Price isn’t everything at the meat counter — being Canadian counts, too

About half of consumers say they check labels to ensure they’re buying meat of Canadian origin

Good news, Canadian livestock producers — your fellow citizens are willing to pay more for your meat.

“Canadians buy Canadian to support local and Canadian farmers, support the local economy, and for freshness,” Barry Davis of Leger Marketing said at the recent FutureFare conference.

His firm surveyed 1,609 meat shoppers and two-thirds said they had very strong trust and confidence in the Canadian meat supply chain.

“The theme running through this is more about supporting Canadian, versus buying local,” said Davis, the company’s Edmonton-based associate vice-president of public affairs.

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“This idea of buying local was not necessarily about supporting Alberta, or farmers from the region, but about buying Canadian.”

The findings from the online survey, which echoes similar surveys done in 2010 and 2012, found the importance of being raised in Canada varied with the type of animal. About 52 per cent thought that bison purchased in the store should be of Canadian origin, while 48 per cent said it’s important to purchase Canadian beef and chicken (with pork just slightly behind at 46 per cent). However, only 31 per cent thought it was important to purchase Canadian lamb. The respondents were also willing to pay at least 10 per cent more for hormone-free and antibiotic-free meat, regardless of the type of meat.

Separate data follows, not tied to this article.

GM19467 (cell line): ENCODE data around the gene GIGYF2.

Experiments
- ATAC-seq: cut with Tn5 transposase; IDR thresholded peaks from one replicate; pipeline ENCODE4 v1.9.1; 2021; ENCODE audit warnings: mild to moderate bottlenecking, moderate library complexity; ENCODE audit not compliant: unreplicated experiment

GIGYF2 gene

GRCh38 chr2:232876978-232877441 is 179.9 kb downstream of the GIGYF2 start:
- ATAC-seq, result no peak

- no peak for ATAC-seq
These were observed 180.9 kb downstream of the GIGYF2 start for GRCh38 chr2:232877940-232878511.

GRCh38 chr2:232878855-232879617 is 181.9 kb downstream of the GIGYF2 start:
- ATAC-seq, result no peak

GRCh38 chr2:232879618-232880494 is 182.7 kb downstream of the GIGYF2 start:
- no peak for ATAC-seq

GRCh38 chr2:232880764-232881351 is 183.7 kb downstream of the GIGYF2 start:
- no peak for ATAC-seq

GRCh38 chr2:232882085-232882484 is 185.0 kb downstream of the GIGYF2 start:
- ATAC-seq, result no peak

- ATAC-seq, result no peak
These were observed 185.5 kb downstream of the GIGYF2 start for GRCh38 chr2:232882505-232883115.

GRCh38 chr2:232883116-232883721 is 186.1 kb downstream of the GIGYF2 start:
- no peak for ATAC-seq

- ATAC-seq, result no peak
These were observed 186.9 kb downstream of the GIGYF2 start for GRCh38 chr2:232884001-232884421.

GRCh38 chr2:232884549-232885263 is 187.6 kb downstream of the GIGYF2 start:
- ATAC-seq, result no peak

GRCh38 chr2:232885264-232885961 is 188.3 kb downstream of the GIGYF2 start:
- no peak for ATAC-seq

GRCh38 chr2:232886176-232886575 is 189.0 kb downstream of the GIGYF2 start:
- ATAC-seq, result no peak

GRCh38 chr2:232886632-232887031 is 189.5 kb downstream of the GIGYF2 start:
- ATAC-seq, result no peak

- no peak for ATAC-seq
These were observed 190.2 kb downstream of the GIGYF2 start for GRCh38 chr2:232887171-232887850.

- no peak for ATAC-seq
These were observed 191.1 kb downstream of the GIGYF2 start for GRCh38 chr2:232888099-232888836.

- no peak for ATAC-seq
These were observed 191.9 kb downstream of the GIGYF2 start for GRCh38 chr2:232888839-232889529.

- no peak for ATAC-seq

However, many people said organic meat is too expensive.

When people buy meat, they make all sorts of decisions about what kind of meat they are going to eat and what cut. Chicken was the No. 1 choice and was generally chosen because it was “healthy,” but also because it is a “family favourite” and “everyday meal.” Beef was second and was generally chosen because it was a “family favourite.” Pork was the third most popular meat because it is seen as an “everyday meal.” When consumers were asked about their meat purchases in the last 30 days, the vast majority of them had purchased chicken, followed by beef.

Canadians are shopping at a larger number of retailers than they indicated in previous surveys, said Davis.

“It’s hard to sort out who are the winners and losers,” he said. “Everyone has more shoppers, so it doesn’t tell you which pie is bigger. Everyone has received an increase.”

Still, Walmart has increased its market share by four times while Costco continues to make significant gains.

“Price is the primary reason why people pick a store,” said Davis.

But the survey also found consumers are willing to pay “a higher price for Canadian fresh meat product” versus an imported alternative.

Other factors include quality and convenience. Consumers look at flyers in advance and make a lot of decisions by looking at recipes in the store, particularly when faced with an unfamiliar cut of meat.

Consumers are also using smartphones and tablets more frequently to look at grocery store websites and flyers. They’re also printing coupons and recipes.

“It’s increasingly important that we have mobile applications,” said Davis.

The study was funded by the Alberta Livestock and Meat Agency. It can be found by Googling ‘ALMA leger.’

About the author

Reporter

Alexis Kienlen lives in Edmonton and has been writing for Alberta Farmer since 2008. Originally from Saskatoon, she has also published two collections of poetry and a biography about a Sikh civil rights activist. Her freelance work has appeared in numerous publications across Canada.

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